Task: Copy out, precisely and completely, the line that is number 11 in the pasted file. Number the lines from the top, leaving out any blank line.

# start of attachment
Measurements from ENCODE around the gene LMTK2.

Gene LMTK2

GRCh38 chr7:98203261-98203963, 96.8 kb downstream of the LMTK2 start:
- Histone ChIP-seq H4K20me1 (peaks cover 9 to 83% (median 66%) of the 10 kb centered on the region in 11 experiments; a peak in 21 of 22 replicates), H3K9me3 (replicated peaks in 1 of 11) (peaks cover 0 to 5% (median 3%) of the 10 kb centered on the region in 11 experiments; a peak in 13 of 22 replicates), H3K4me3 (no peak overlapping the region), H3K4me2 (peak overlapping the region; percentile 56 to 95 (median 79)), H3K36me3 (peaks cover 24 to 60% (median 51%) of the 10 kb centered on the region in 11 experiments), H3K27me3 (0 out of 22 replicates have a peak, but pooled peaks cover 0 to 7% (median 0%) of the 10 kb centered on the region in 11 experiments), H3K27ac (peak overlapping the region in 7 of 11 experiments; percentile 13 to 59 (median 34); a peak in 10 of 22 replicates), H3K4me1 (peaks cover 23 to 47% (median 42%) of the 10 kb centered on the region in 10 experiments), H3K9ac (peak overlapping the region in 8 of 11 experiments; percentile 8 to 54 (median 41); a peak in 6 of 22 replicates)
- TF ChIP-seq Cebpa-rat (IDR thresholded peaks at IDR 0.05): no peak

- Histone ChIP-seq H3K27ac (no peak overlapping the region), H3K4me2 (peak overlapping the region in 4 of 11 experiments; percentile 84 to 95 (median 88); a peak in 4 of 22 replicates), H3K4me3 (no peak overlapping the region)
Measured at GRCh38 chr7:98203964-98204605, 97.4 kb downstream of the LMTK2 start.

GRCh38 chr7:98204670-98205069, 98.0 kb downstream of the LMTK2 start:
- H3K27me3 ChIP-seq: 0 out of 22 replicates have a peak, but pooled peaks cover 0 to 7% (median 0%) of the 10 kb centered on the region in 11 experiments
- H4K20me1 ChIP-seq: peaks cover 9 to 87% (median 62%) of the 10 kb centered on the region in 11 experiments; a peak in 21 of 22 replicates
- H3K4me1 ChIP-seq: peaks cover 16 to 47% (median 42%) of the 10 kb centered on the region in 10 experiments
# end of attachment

- H3K4me1 ChIP-seq: peaks cover 16 to 47% (median 42%) of the 10 kb centered on the region in 10 experiments